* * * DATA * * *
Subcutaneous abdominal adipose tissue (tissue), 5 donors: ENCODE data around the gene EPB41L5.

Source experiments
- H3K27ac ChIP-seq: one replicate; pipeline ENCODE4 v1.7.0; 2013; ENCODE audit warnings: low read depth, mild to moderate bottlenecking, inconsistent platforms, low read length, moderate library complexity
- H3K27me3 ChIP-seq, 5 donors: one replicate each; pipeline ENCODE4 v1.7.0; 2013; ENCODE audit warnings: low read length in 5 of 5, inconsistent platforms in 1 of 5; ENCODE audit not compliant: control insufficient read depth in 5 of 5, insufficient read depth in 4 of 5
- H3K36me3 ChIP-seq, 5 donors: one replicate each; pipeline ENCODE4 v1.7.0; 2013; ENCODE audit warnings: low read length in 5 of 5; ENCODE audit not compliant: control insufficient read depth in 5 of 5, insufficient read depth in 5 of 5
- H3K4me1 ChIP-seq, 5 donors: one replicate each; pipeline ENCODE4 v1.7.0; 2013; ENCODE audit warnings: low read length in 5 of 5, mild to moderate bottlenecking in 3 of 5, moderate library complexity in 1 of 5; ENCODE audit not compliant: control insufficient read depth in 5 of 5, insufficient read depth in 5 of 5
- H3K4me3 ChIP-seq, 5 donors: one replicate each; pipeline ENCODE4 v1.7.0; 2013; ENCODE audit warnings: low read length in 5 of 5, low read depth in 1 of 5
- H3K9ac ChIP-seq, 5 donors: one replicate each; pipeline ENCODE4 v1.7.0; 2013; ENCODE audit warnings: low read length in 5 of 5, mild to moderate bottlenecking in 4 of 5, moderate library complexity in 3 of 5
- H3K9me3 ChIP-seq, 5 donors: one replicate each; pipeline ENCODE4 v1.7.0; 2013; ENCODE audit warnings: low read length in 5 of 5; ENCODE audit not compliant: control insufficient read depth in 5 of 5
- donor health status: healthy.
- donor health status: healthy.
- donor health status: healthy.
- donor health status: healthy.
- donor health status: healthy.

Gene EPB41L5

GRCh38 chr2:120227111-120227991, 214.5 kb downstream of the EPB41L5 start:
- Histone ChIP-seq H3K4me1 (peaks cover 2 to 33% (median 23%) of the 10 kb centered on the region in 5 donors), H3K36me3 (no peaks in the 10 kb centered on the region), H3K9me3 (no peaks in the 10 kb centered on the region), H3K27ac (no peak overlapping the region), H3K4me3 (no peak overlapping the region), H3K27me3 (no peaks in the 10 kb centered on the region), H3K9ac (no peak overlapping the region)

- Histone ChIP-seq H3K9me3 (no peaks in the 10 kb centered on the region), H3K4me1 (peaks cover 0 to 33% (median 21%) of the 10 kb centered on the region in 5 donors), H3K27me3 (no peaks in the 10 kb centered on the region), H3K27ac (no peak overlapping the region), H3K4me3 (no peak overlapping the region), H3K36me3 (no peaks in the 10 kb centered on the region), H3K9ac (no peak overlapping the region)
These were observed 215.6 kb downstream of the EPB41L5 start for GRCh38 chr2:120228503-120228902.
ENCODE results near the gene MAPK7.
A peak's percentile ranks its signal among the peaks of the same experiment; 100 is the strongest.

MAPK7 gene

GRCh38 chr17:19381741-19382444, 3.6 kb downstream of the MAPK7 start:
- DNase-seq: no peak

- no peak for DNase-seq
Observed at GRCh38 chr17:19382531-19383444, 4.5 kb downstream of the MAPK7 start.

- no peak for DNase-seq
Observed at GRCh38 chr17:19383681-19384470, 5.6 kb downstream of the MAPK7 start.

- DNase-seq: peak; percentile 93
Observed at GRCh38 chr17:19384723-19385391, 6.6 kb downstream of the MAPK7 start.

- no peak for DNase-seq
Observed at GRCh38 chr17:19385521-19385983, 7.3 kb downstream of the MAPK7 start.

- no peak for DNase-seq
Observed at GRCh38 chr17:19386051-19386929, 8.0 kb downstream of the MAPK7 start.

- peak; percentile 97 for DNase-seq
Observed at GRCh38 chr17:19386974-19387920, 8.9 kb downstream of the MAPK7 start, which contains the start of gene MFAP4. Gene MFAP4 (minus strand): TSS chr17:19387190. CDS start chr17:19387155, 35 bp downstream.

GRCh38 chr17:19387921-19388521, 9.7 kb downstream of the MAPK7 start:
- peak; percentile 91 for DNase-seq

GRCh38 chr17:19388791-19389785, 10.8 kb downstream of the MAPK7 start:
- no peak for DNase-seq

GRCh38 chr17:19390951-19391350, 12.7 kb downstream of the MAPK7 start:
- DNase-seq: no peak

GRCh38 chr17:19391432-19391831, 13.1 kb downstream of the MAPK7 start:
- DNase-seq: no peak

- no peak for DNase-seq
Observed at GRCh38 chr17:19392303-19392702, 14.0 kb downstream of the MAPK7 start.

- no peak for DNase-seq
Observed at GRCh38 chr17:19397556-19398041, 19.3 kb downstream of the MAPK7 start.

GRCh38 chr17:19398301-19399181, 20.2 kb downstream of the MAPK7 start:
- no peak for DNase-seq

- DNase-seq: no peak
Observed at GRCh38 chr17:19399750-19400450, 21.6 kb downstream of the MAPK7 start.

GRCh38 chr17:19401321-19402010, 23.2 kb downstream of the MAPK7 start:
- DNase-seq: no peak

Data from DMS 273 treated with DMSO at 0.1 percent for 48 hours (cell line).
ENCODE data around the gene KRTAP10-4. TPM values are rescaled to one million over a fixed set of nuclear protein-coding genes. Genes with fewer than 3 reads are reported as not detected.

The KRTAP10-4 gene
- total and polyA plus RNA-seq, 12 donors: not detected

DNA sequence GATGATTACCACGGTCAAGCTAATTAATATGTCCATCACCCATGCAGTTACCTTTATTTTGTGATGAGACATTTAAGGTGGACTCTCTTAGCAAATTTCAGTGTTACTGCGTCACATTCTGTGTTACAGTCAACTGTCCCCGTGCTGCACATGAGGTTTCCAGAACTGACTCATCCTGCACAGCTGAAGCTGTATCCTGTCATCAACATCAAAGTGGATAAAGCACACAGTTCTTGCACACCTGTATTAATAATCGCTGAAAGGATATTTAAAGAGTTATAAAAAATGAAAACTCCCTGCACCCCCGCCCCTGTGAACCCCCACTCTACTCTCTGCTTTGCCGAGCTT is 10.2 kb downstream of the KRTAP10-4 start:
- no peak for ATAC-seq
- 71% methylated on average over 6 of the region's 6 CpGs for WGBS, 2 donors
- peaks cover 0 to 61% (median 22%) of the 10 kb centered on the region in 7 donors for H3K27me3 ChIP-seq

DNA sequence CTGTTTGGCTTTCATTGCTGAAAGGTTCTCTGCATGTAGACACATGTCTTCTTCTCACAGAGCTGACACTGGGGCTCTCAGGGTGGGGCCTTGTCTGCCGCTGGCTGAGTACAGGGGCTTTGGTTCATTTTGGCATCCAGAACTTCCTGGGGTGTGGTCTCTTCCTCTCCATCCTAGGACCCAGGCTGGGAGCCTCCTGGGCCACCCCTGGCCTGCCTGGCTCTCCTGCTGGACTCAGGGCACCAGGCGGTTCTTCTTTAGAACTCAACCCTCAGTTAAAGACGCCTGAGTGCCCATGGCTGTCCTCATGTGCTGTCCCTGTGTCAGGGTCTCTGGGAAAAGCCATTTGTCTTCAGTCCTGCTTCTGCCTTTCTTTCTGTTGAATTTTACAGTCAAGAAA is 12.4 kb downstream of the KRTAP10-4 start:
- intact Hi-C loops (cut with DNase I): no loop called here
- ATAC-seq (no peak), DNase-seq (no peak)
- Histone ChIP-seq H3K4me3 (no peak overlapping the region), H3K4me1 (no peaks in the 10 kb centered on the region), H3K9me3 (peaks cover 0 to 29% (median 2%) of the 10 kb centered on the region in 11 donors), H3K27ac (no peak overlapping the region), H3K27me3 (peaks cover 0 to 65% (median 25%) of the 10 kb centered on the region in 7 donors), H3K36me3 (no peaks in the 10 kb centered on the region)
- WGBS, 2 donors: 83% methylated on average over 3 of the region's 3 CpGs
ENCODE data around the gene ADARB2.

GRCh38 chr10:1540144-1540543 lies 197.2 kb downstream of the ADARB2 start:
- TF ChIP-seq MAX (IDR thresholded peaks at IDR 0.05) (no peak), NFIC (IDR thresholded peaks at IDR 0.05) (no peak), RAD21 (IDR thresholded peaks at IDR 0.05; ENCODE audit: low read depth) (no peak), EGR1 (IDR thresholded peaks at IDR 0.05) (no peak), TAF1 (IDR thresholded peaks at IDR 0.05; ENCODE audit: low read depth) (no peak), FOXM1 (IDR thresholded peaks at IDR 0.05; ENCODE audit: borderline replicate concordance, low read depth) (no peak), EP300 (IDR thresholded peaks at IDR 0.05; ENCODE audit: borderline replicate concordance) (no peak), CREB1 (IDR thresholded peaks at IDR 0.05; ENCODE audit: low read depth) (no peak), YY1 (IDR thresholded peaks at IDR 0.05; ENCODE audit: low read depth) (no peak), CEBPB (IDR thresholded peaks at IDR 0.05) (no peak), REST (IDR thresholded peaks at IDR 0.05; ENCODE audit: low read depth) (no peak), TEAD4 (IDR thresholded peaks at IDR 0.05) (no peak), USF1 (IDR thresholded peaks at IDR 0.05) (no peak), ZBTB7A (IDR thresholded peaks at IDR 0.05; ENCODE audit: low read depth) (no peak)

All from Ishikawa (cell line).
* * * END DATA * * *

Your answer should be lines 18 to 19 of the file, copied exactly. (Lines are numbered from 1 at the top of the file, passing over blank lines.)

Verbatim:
- Histone ChIP-seq H3K9me3 (no peaks in the 10 kb centered on the region), H3K4me1 (peaks cover 0 to 33% (median 21%) of the 10 kb centered on the region in 5 donors), H3K27me3 (no peaks in the 10 kb centered on the region), H3K27ac (no peak overlapping the region), H3K4me3 (no peak overlapping the region), H3K36me3 (no peaks in the 10 kb centered on the region), H3K9ac (no peak overlapping the region)
These were observed 215.6 kb downstream of the EPB41L5 start for GRCh38 chr2:120228503-120228902.